I’ll be honest, I know nothing about the education system in Alabama. But after hearing this session, it sounds like there is a lot of AP and teaching to a test.

This says nothing about the downfalls of AP, and how Dartmouth, for example, is no longer giving credit to students for their AP scores because they find that the students are not prepared for the next course. And a majority of other top colleges are restricting AP credit as well. We know how tests work: study, take the test, forget most of the information.

At it’s best an AP class is a challenging dive deep into a curriculum and our most rigorous curriculum. At it’s worst our advanced classes are teaching strategies to “game the test in a way that gets kids to pass it” as one student told me.

Let’s pause here to add the fact that now our AP teachers are going to be paid for each student who passes the AP test as well. Incentivizing the test score rather than the learning or performance in the class can only lead to overlooking the potential of the AP curriculum for a majority of our teachers in favor of focusing on a test. Teachers are hired because they are professionals who will do what is best for kids. This monetary reward is saying that if teachers just had a little more motivation, they would work a little harder for their students. Maybe this is true in some unfortunate cases, but what happens when this money disappears in a few years?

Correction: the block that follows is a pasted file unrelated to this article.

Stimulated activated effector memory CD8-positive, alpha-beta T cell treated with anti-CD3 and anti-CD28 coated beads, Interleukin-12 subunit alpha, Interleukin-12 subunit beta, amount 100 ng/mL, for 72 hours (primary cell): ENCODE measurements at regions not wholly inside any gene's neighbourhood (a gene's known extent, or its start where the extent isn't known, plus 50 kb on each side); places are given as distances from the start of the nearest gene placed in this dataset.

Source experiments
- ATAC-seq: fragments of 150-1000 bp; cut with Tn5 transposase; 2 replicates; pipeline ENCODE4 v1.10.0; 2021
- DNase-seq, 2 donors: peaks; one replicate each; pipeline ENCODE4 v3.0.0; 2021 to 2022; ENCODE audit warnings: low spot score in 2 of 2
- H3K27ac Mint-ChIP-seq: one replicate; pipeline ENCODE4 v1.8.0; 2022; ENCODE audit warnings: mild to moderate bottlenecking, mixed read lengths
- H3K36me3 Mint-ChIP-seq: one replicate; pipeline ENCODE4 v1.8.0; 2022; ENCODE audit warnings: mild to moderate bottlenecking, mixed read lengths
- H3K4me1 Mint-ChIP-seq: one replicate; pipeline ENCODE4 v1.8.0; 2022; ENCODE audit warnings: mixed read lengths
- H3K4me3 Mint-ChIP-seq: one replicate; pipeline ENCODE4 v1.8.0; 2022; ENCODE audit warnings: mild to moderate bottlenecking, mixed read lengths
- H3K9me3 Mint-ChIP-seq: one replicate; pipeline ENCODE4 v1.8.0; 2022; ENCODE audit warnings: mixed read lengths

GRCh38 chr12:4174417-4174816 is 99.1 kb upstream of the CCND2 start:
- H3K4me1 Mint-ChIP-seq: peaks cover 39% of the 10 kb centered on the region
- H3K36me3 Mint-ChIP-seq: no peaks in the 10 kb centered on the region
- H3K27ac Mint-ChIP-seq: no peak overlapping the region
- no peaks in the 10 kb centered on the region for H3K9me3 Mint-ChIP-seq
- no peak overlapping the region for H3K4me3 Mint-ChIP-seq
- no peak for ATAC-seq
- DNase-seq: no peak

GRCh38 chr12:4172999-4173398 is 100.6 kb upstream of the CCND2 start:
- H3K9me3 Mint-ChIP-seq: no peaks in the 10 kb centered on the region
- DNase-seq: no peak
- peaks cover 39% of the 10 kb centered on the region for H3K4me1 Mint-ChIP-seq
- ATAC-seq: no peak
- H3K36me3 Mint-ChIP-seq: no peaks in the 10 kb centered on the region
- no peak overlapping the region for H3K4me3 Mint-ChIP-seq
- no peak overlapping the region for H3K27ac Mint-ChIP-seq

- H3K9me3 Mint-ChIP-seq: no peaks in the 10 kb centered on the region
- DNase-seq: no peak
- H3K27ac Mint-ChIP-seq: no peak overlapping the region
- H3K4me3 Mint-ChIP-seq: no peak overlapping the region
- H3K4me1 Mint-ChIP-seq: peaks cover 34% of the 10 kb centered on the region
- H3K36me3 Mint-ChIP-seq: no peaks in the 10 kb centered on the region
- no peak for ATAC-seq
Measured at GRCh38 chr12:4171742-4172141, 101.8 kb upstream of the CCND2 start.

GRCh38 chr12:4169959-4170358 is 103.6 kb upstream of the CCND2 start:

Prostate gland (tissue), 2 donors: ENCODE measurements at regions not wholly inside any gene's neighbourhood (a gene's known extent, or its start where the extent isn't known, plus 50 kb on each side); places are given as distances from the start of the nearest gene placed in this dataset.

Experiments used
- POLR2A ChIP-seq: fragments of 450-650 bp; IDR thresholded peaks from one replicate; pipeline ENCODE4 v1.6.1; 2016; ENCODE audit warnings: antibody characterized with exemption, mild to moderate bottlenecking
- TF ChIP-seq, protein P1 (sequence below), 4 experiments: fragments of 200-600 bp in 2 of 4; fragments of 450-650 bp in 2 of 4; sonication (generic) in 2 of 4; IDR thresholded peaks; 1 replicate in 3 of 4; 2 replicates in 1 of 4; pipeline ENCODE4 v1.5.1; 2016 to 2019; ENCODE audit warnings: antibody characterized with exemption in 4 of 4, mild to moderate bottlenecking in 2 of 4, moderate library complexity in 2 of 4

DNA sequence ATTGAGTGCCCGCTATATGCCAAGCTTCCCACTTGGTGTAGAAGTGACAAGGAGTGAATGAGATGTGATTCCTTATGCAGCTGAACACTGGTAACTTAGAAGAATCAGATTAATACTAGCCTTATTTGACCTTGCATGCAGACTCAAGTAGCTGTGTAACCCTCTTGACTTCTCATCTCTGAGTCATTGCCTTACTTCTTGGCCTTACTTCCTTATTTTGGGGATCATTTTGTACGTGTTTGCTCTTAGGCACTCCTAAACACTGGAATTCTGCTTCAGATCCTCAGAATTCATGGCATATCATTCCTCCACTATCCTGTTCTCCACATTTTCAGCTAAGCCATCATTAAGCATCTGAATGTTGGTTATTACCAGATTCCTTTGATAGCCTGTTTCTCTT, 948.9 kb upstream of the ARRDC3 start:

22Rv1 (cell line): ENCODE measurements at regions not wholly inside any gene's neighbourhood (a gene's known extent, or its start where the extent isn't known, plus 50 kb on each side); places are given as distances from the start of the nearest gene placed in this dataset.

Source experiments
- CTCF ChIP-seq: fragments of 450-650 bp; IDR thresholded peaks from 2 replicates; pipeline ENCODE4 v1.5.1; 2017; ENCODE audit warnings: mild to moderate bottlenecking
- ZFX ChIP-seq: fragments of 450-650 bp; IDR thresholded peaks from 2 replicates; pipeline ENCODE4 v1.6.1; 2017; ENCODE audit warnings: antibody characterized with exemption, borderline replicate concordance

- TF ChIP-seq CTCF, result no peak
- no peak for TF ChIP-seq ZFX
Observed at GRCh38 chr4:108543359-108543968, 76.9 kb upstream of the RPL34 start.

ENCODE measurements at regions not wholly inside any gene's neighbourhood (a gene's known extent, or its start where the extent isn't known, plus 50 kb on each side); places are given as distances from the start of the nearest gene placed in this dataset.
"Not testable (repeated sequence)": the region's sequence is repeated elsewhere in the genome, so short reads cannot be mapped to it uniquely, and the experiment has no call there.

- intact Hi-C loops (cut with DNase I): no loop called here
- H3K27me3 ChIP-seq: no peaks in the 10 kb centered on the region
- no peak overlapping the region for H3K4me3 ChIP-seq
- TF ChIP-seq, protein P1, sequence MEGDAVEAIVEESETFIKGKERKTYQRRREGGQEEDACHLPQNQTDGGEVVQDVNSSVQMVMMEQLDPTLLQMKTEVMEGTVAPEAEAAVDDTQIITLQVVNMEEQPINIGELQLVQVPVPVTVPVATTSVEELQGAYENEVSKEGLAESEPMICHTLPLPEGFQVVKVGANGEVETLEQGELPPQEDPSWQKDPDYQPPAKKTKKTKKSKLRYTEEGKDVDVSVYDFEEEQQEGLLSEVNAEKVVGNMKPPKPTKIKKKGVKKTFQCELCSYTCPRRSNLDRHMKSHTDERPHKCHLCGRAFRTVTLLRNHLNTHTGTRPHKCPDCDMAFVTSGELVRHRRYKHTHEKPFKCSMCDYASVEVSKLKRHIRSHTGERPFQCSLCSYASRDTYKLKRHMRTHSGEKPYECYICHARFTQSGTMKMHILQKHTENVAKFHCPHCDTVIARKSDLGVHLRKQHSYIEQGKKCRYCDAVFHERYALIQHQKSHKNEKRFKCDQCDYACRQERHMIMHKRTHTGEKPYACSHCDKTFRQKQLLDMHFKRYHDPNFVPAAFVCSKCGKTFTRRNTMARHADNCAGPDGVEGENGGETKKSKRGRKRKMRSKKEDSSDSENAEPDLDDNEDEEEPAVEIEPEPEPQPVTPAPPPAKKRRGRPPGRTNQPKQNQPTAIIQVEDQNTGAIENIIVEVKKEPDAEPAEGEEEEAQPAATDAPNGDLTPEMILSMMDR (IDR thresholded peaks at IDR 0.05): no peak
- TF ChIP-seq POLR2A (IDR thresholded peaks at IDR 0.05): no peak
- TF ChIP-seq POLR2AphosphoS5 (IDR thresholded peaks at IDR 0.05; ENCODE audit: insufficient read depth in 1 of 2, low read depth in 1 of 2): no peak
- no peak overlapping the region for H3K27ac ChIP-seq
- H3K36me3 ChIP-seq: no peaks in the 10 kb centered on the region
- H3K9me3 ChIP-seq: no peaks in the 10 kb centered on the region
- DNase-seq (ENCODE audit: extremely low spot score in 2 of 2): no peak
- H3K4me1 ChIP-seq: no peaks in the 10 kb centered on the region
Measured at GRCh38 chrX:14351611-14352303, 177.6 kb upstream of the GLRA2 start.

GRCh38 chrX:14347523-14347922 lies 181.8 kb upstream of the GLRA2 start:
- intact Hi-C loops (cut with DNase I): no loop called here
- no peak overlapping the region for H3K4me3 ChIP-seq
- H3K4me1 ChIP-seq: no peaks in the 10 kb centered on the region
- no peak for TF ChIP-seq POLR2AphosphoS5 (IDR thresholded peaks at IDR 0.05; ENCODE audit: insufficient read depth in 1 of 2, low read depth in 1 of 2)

The student from above went on to say that “many AP classes are completely focused on passing the test. Even the textbook, is made specifically on how you can pass the AP test. It’s not even about the history or whatever the class is. It’s really frustrating that that’s what they’re deciding to focus on and not on student learning.”

And we don’t think this is going to just get worse now that we’re paying teachers and students to pass?

Out of curiosity I searched for Alabama’s education rankings. According to US News and World Report’s best state rankings, Alabama is 47th. The good news is that they are number one in the growth for AP scores. So I guess it depends on what your goal is.